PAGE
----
Now they have a president in office waiting with pen in hand. Why hasn’t anything been done? Because it doesn’t benefit them.
But what would you like to see? Obamacare kept, fixed, done away with?
I would like to see a health care program where the buyer has more say. Health care is broken and it needs to be fixed. It needs to be affordable and accessible. Right now it’s not either. People should be able to have a policy that works for them. But frankly this is probably going to be taken care of before I take office.
There’s a growing mood on the left wing of the Democratic Party that the only real way forward is single-payer, nationalized health care.
I don’t think single-payer is the path we need to go on. It will give the government too much more power. I don’t believe health care is a government issue, and I don’t believe it should be a national government issue.
Some say health care is a right, others say it’s not. But to make it a government issue is outside the realm of what Congress is supposed to be doing.
In the Trump era, immigration is a highly polarized issue. You are running for the nomination of a party which is opposed to Trump’s proposed border wall. Where do you personally stand?
I’m pro-legal immigration. There needs to be legal pathways to immigration. We’re a nation of laws and we’re a sovereign nation. I served six years protecting that. We pride ourselves on the fact that people want to come here and live. If that’s the case, they need to come here the legal way.
You can’t round people up who are here illegally. You need a path to citizenship available for them. They don’t go to the front of the line, but there has to be a path. But for illegal immigrants here who are committing crimes, there should be no path at all.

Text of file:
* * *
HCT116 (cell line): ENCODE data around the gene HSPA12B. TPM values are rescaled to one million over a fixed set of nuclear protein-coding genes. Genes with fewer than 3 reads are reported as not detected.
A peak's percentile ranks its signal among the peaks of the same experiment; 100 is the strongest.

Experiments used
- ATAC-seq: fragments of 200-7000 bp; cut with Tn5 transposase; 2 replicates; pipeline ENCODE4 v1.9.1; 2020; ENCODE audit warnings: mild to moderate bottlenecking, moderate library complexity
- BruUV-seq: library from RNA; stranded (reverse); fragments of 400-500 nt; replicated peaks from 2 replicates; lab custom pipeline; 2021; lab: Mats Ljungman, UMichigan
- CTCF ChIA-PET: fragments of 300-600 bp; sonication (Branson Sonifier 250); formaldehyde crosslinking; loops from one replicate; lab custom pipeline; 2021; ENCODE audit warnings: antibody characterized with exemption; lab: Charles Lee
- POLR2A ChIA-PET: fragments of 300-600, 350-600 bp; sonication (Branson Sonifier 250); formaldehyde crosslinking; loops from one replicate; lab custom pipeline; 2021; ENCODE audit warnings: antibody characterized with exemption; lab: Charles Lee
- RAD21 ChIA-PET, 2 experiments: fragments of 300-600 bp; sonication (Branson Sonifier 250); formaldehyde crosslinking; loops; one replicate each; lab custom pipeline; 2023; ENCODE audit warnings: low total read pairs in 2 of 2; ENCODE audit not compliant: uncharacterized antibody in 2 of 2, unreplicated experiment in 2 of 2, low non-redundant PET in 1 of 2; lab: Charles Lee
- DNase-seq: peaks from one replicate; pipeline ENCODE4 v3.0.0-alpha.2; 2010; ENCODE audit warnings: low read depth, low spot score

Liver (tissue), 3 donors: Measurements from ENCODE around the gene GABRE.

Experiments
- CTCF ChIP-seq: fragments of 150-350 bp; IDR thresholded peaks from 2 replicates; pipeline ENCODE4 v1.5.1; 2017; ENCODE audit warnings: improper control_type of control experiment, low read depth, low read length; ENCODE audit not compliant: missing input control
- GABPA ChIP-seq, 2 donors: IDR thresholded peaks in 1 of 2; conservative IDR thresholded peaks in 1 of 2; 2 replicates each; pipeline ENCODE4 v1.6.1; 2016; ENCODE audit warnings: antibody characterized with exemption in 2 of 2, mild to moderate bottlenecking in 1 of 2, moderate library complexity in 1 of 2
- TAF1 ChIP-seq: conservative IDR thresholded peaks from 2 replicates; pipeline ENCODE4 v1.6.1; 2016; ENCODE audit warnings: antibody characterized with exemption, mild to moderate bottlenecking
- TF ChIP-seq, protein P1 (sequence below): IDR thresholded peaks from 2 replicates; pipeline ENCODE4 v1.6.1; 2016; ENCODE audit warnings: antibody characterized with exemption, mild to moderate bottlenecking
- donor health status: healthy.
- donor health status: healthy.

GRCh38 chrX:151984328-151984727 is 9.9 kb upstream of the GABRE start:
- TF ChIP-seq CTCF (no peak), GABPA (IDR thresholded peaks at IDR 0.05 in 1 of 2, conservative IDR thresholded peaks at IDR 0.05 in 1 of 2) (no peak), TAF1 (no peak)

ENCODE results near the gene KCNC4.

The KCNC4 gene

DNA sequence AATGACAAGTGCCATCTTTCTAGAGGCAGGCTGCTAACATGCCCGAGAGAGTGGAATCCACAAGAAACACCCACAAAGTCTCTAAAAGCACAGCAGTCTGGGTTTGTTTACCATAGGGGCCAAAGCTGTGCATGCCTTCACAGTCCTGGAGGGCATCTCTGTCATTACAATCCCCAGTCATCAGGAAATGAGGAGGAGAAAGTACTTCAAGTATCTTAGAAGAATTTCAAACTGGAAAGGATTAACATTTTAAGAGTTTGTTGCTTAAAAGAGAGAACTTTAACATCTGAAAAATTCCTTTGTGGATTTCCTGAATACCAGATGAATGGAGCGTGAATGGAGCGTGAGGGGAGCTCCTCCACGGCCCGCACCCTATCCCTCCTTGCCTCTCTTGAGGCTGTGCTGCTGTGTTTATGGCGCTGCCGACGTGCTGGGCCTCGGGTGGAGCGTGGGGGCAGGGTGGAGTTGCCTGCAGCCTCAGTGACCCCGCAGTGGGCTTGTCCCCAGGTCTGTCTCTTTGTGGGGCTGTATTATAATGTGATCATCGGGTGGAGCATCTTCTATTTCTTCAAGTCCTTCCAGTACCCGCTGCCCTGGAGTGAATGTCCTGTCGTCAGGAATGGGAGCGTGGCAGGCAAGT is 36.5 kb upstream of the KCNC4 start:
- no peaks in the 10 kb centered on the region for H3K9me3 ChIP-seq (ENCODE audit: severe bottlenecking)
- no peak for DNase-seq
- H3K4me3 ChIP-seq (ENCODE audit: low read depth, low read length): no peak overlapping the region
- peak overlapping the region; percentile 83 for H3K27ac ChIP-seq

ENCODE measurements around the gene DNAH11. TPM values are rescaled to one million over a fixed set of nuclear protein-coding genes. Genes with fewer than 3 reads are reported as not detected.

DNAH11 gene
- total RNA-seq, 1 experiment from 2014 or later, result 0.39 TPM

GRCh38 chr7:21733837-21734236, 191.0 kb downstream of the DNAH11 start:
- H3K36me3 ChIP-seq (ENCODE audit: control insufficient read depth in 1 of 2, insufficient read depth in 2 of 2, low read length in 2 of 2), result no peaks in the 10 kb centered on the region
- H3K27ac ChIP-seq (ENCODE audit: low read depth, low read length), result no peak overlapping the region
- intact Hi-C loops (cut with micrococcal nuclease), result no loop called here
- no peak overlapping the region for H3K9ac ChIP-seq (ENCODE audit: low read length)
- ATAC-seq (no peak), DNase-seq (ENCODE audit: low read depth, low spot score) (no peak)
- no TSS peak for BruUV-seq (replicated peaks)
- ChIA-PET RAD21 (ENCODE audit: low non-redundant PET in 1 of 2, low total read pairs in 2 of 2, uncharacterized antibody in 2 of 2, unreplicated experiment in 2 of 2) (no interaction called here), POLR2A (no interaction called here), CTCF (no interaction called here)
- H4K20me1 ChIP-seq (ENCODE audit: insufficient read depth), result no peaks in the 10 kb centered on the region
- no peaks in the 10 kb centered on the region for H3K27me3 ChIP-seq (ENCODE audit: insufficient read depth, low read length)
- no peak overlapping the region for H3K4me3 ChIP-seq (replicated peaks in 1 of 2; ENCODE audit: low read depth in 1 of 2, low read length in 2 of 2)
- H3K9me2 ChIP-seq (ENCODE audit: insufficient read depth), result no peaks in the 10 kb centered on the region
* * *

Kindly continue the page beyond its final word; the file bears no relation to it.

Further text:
In a Democratic primary, you are inevitably going to get questions about where you stand on issues of use of excessive use of force by police, and associated issues like racial profiling and stop-and-frisk.
That’s a local issue. That is police department policy. When we see these things on Facebook and TV, we’re getting a small picture of the entire issue. If a police officer uses force beyond what is called for under their policy, absolutely that police officer should be tried. It’s up to the jury at that point. As a former parole officer, I know there are times use of force is necessary. We have almost gotten to the point where the police are considered criminals.
Should you be elected, and should Democrats take over the House in 2018, impeachment proceedings will almost certainly be proposed. Where do you stand on the issue of the impeachment of President Trump?
What high crime or misdemeanor did he commit? If there’s no crime there’s no impeachment. That goes to the partisan politics and game playing that got us where we are now.
What do you think of the current allegations that he colluded with Russia?
I know of none. Where's the proof? Where's the crime? If there's no proof even with the independent counsel, why are we doing this? Congress needs to be moving America forward.